UK visa rules could increase risk of abuse

17 Oct 2011 | Posted by Carl Thomas

Recent proposals regarding UK visas could, if implemented, increase the level of risk of abuse for overseas workers.

A recent consultation by the UK Border Agency (UKBA) proposed ending the UK visa option for overseas domestic workers. Alternatively, the agency proposed keeping it but forbidding people the right to change their employer or seek settlement.

Instead, workers would be forced to remain in employment to the business or group that initially allowed them to enter the UK, or else leave the country entirely.

The newspapers have drawn attention to the case of Gita Lima, a nanny originally from Nepal. She has been working for prime minister David Cameron and his wife Samantha for years now, but was previously working for an exploitative employer. The UK visa law and the help of a charity allowed her to make the switch, but this could be made impossible for future cases if the proposals go through.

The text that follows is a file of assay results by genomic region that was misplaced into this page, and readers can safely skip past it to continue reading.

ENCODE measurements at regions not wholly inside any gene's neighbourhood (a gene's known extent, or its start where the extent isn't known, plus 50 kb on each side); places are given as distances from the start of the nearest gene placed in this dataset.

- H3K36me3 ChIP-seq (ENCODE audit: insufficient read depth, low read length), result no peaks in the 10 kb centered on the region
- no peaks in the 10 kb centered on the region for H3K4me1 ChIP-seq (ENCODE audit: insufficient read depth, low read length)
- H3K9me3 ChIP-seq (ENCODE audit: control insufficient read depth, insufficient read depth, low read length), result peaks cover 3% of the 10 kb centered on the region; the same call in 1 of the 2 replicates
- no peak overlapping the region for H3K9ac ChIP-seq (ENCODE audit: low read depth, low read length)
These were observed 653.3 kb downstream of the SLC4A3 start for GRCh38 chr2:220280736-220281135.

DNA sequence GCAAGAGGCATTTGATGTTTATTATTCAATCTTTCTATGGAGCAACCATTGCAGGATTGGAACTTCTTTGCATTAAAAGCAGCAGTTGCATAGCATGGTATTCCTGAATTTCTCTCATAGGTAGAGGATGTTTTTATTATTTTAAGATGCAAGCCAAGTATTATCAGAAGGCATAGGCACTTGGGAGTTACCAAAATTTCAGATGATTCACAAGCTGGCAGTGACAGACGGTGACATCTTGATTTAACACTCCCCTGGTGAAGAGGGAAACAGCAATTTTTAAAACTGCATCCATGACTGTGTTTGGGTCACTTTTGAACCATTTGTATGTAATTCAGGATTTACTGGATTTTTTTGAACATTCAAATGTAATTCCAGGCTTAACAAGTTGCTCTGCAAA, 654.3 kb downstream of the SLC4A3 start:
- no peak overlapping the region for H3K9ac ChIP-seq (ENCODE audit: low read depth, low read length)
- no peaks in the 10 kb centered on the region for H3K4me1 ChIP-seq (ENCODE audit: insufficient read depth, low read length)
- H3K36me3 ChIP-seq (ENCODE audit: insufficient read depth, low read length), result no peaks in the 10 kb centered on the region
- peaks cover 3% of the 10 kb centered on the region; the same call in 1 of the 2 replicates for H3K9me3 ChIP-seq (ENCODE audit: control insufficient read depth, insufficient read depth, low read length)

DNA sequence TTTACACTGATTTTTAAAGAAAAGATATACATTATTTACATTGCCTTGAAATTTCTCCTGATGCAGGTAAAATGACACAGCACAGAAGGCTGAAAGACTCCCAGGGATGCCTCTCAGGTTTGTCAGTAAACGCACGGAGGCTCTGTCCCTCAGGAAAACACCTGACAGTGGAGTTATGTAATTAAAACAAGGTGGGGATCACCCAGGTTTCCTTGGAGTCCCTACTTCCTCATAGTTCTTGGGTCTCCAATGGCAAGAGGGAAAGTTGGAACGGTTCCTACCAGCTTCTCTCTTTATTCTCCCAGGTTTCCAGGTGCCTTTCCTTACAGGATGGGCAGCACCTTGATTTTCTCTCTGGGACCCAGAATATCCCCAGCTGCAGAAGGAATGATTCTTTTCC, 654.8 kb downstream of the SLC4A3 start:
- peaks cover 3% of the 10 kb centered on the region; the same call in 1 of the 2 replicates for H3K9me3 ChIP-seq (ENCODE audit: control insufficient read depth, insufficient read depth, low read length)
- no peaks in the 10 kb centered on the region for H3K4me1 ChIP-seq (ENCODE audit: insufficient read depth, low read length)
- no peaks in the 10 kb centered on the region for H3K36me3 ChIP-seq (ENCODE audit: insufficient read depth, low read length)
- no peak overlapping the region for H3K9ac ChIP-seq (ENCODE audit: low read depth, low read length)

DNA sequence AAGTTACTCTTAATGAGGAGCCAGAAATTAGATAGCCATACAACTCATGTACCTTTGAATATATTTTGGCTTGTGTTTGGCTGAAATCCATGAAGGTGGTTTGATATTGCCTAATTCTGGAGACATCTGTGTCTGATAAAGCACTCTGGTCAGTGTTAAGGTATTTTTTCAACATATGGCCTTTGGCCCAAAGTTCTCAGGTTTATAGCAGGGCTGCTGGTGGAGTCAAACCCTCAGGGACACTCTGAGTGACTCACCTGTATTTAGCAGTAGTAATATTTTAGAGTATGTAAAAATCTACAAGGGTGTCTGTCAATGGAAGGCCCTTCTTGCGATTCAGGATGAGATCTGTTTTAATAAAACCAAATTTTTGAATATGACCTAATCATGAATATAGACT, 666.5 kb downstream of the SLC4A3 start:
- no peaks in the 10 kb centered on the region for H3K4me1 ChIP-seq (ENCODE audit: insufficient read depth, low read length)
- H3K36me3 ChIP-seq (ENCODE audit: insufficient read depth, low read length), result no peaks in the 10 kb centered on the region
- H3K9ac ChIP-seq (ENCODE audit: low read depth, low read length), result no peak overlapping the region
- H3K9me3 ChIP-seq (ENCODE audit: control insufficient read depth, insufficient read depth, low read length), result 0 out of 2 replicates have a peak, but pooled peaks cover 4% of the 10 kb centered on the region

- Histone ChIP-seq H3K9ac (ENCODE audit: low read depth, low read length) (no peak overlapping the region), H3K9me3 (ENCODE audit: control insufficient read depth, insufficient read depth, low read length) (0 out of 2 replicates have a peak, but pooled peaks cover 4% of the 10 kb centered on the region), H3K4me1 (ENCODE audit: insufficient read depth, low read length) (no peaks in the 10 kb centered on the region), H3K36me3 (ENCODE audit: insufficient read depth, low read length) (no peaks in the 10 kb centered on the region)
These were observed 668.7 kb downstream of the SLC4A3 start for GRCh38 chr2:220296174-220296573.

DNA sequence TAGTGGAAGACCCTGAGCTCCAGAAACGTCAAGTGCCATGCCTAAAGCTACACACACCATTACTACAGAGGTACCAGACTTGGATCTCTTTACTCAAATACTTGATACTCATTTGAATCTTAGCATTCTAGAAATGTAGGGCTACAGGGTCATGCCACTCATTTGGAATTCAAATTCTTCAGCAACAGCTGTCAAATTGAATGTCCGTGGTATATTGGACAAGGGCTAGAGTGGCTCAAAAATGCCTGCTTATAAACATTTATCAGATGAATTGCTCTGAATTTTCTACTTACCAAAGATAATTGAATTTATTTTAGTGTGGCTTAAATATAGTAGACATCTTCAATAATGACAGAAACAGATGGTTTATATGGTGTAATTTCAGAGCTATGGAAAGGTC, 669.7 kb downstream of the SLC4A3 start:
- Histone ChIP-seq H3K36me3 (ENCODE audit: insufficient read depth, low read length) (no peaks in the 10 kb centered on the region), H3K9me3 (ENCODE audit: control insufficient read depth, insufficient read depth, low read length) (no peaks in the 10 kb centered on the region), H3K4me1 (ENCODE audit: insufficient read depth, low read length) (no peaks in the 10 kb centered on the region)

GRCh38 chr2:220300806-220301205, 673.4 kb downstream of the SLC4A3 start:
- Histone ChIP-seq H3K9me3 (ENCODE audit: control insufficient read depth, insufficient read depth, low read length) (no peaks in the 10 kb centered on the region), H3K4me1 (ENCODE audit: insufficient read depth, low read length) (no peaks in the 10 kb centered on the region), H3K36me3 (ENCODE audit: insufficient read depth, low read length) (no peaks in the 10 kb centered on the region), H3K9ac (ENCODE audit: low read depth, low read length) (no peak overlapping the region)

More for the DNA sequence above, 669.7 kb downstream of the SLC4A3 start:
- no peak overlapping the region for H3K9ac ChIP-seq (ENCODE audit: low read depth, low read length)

Jenny Moss, a community worker at the charity Kalayaan, which helped Ms Lima, told the Independent: “Mr Cameron clearly understands the issues faced by migrant domestic workers and the reason why the right to change employer is so important to protect them from violence and exploitation.”

She added that it appears that Mr Cameron is either unaware of the policies proposed in the Home Office, “or he has not made the connection between his government's proposals and the horrific consequences they could have for people like his own nanny”.

Research from Kalayaan backs up the suggestion that the UK visa laws could have an impact on the risk of abuse in the work place. A study by the charity found that before specific visa protections were implemented, 87 per cent of overseas domestic employees were psychologically abused and 39 per cent were physically abused.

In a sample taken in 2010, 12 years after the UK visa protections were put in place, the figures had fallen, with 54 per cent reporting psychological abuse and 18 per cent experiencing physical abuse.